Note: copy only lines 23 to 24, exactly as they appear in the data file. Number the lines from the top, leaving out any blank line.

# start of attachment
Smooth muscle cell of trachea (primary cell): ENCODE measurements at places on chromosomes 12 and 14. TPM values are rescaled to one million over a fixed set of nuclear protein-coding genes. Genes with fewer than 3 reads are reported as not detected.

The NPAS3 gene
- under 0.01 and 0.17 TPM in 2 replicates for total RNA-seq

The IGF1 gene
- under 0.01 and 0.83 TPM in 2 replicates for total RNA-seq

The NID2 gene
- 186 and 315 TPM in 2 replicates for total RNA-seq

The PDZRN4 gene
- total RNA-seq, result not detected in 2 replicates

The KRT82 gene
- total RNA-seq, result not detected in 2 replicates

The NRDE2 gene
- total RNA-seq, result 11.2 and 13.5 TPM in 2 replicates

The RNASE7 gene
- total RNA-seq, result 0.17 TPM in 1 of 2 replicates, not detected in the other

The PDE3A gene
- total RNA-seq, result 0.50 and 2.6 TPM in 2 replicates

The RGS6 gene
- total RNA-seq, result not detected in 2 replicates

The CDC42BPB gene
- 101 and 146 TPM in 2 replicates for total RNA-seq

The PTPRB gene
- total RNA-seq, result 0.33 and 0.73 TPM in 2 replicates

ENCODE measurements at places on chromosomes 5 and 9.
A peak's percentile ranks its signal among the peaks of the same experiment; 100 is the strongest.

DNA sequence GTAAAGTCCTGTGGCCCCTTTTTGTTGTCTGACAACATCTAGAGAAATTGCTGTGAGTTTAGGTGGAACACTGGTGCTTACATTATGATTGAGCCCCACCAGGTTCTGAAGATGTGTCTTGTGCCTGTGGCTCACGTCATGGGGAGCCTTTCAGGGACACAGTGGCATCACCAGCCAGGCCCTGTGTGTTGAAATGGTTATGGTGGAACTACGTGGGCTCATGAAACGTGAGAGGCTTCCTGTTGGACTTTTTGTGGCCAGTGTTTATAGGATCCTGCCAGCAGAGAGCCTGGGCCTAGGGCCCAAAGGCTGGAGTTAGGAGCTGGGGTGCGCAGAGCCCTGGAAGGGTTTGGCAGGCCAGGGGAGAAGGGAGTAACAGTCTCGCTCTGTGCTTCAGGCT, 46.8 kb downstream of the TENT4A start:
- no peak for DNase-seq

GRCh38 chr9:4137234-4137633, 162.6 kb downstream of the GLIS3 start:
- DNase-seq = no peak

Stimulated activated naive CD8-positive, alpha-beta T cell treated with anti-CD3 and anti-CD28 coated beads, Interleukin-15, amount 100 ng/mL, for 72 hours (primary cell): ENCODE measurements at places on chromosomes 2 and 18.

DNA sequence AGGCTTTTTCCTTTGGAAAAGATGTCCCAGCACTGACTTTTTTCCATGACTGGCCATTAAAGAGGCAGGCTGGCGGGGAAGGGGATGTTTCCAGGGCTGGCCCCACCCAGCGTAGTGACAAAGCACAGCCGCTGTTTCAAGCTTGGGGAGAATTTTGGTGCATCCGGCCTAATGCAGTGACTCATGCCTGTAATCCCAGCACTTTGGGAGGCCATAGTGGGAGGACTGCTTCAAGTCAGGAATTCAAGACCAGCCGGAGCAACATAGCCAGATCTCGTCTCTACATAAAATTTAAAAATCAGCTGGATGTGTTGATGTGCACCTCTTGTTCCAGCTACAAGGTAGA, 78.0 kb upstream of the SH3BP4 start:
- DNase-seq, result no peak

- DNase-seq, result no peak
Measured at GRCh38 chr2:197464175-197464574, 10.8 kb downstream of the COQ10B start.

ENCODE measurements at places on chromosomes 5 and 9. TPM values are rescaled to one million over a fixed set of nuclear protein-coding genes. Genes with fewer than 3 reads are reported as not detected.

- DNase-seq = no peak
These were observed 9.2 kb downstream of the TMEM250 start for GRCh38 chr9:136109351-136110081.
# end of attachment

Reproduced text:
- total RNA-seq, result 0.33 and 0.73 TPM in 2 replicates

ENCODE measurements at places on chromosomes 5 and 9.